Is your kid a cyberbully?

kid bull


It’s hard to picture happy, well-adjusted or even popular kids transforming into children who bully when they log into their social media accounts, or check their e-mail.

Nonetheless, new polling data from the Protecting Canadian Families Online survey reveals that nearly half of Canadian parents are worried their child could be bullying other children online.

The online survey, which polled parents of children between ages eight and 16 who have Internet access at home, was conducted by Leger on behalf of Primus Telecommunications Canada.

“It’s deeply concerning that 52 per cent of parents are worried that their child may be cyberbullying others,” says Primus spokesman and online safety advocate Brad Fisher.

“Although cyberbullying is a relatively new phenomenon, it has very quickly become a serious concern for parents across the country.”

Well-adjusted children and teens are responsible for half of all cyberbullying acts committed across the country, according to PREVNet, a national organization focused on cyberbullying prevention.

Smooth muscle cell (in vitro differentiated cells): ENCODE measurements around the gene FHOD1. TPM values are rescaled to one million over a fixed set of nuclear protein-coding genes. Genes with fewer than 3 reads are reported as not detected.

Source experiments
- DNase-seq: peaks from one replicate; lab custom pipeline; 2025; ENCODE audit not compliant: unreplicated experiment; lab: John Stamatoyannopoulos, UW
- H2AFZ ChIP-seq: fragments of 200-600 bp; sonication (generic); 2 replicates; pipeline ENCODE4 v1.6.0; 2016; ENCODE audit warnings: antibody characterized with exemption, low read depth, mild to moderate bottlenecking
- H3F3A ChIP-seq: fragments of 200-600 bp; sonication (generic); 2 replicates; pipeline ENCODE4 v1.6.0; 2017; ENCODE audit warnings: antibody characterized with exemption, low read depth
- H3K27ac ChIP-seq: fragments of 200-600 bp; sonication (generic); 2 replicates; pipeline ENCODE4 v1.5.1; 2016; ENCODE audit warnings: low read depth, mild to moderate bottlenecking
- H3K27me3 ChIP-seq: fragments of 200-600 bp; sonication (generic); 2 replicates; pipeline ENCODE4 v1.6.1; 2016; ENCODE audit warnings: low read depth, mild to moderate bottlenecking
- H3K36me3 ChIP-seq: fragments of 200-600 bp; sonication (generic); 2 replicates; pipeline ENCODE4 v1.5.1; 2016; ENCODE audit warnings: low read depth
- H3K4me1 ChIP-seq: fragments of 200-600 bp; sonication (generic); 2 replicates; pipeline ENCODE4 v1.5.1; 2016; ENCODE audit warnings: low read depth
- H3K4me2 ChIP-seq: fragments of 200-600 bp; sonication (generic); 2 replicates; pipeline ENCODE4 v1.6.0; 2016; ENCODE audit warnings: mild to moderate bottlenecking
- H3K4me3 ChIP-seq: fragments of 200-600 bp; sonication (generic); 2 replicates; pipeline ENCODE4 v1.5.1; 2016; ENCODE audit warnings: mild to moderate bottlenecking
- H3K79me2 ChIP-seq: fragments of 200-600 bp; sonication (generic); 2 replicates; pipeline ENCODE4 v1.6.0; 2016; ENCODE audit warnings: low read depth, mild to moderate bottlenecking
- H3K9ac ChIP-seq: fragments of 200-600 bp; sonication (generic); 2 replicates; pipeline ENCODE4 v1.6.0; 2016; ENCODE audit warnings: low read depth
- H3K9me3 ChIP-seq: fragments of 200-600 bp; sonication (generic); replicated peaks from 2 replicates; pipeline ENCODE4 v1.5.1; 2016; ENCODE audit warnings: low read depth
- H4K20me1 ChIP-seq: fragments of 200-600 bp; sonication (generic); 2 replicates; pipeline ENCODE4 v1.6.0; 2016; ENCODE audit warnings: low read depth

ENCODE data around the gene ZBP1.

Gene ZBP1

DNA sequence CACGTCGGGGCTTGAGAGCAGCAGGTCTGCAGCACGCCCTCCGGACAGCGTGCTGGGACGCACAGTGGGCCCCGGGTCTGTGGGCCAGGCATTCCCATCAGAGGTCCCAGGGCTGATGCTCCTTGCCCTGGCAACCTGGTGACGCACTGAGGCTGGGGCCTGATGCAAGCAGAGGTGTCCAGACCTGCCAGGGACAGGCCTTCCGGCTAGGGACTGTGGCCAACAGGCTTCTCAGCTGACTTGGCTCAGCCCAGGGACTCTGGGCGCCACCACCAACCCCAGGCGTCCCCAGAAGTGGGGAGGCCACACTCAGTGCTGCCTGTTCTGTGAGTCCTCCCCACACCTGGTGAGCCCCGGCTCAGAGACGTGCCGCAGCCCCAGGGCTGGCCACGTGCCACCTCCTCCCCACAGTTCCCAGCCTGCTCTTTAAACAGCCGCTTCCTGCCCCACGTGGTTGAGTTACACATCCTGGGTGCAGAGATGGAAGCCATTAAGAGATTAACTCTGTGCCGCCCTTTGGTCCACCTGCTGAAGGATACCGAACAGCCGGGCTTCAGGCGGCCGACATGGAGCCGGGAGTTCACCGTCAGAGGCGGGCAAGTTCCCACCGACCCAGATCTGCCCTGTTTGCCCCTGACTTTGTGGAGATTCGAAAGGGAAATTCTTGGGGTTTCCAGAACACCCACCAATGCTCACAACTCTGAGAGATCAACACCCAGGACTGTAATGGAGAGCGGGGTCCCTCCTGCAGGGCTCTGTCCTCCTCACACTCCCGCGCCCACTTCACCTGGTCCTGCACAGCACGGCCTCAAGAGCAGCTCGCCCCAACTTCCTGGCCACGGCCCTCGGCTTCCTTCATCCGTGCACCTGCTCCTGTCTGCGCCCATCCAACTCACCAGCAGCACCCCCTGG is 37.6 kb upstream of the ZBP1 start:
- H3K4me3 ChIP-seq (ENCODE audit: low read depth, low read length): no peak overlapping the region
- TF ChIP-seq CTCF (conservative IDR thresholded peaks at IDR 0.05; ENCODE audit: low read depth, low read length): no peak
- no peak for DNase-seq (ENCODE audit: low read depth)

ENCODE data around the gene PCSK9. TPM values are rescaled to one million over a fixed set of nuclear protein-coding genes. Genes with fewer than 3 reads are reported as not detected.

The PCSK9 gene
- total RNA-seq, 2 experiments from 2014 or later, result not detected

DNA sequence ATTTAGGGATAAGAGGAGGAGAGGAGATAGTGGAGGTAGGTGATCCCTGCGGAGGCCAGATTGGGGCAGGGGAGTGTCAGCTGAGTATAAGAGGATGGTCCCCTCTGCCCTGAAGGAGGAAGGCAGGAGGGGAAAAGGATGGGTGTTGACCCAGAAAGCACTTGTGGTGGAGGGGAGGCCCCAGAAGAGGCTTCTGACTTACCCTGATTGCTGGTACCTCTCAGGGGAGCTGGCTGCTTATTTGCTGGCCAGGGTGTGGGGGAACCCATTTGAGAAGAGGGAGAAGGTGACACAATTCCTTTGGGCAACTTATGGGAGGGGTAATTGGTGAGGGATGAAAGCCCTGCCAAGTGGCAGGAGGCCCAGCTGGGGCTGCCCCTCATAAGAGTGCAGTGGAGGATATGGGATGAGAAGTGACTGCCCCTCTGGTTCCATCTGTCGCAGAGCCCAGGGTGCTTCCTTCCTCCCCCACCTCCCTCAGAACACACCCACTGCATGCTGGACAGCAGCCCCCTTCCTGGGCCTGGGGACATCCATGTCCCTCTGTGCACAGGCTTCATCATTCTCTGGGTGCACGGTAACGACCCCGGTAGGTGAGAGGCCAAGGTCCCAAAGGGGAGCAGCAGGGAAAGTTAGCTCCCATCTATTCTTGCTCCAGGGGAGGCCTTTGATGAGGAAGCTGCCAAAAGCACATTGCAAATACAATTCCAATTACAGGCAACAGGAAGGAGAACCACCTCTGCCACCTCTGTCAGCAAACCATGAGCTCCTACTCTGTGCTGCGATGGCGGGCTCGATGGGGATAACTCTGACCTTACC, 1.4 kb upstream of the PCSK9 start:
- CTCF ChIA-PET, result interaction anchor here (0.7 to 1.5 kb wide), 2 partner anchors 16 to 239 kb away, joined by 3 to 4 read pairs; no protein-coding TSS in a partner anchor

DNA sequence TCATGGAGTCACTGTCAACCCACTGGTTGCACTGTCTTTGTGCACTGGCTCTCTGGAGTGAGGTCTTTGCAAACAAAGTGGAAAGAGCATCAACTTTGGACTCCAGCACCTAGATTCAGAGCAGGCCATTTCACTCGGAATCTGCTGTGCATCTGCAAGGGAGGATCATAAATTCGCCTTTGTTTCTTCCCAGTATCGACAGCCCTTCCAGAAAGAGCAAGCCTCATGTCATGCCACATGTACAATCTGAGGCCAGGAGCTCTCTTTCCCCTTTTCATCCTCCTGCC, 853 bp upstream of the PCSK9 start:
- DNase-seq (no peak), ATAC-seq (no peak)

This is partly due to the anonymity the online world affords them.

“Given the anonymous nature of the Internet, we see young people acting in ways they would never consider when face-to-face,” says Dr. Wendy Craig, scientific codirector of PREVNet. “And since cyberbullying is such a complex issue, parents and children across the country and around the world need to seek out the skills to navigate the complexities

of these online interactions.

One of our goals is to provide the tools needed to ensure that every interaction online is positive and safe.”

Children and teenagers aren’t the only targets of online bullying.

According to the survey, one in 10 parents report being cyberbullied by friends and strangers.

Twenty-eight per cent of parents said that they were bullied on social media channels by someone they didn’t know, while 14 per cent said the contact was by e-mail.

Of the parents who were cyberbullied by someone they knew, 18 per cent said it happened by e-mail, and 15 per cent said it happened by text.